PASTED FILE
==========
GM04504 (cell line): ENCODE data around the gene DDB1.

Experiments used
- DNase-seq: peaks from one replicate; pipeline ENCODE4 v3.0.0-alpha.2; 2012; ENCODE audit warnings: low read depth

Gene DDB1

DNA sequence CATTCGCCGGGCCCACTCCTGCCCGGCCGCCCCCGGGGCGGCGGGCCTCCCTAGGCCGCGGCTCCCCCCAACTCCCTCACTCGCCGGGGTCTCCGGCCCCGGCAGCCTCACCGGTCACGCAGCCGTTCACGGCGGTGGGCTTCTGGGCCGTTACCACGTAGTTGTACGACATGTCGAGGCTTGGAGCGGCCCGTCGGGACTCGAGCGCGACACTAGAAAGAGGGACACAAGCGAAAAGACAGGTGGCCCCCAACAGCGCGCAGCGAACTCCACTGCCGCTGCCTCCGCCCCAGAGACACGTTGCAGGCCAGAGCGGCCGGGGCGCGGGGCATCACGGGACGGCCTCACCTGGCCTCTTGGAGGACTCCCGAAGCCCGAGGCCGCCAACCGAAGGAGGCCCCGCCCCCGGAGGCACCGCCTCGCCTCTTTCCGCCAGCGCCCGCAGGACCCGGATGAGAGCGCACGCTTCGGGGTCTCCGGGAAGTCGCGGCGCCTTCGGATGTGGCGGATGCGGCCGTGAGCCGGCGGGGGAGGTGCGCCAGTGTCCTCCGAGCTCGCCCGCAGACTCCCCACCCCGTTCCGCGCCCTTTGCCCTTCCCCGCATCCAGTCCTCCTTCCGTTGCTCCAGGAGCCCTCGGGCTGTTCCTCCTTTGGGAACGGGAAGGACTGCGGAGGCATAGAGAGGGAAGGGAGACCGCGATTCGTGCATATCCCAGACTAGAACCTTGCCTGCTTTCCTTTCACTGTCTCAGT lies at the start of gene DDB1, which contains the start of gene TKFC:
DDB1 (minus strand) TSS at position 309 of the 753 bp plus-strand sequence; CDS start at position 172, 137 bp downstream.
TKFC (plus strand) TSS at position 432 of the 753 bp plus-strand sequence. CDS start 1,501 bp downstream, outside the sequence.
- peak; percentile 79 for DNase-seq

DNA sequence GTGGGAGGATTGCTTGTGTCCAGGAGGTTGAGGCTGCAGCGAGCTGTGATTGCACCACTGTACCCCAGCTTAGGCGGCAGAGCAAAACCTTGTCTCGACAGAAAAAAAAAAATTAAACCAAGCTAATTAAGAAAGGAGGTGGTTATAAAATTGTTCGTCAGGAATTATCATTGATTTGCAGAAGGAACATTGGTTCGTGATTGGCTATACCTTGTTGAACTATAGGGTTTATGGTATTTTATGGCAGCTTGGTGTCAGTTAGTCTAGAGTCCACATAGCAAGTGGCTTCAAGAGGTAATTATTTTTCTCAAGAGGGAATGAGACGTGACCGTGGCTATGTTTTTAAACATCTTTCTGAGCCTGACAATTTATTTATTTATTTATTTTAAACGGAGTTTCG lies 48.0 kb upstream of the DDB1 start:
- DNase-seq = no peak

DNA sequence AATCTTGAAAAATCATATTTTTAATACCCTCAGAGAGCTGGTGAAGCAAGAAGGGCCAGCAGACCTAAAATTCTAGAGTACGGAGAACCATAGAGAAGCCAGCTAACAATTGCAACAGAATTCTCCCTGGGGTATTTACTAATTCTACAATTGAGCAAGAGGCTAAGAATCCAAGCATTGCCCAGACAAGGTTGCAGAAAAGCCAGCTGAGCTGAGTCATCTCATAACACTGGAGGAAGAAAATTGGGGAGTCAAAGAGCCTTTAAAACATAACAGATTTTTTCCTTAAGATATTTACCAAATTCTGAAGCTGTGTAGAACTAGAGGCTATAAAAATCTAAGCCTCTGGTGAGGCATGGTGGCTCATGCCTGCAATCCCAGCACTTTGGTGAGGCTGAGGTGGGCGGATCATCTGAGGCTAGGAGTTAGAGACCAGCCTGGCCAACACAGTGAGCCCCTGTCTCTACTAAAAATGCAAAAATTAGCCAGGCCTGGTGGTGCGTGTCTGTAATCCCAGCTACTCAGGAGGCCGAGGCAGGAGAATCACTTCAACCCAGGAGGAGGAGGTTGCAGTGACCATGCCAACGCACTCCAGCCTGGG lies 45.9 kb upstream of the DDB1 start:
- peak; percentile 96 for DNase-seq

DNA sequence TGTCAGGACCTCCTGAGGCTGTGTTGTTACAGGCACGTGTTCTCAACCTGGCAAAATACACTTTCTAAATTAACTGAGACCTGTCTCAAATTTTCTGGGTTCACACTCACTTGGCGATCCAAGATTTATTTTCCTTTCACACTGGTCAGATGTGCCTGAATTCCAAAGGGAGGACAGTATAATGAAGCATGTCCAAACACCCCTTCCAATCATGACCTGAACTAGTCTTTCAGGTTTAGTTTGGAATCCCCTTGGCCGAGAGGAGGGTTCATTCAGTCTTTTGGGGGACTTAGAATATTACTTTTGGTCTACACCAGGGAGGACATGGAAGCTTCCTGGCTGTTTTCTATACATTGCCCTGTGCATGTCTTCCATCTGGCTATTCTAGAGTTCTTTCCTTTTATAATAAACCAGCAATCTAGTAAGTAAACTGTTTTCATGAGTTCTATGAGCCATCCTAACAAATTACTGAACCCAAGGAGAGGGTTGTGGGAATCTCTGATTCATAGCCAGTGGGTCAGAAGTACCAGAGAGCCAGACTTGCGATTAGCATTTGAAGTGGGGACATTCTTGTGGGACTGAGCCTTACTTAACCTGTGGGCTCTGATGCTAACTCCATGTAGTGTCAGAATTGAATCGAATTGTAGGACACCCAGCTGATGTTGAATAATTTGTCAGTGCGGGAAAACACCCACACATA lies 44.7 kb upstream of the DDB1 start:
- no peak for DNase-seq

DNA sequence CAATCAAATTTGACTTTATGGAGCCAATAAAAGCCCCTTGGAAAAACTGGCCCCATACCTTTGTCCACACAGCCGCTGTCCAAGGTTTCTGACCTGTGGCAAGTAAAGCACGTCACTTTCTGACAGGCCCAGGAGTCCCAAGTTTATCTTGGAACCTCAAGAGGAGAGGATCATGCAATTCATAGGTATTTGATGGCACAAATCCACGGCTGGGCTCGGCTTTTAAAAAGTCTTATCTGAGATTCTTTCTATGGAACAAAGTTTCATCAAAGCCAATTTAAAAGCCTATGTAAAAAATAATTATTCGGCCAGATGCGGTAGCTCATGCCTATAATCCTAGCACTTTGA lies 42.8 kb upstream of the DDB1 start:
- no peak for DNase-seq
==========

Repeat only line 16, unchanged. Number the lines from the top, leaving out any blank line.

- no peak for DNase-seq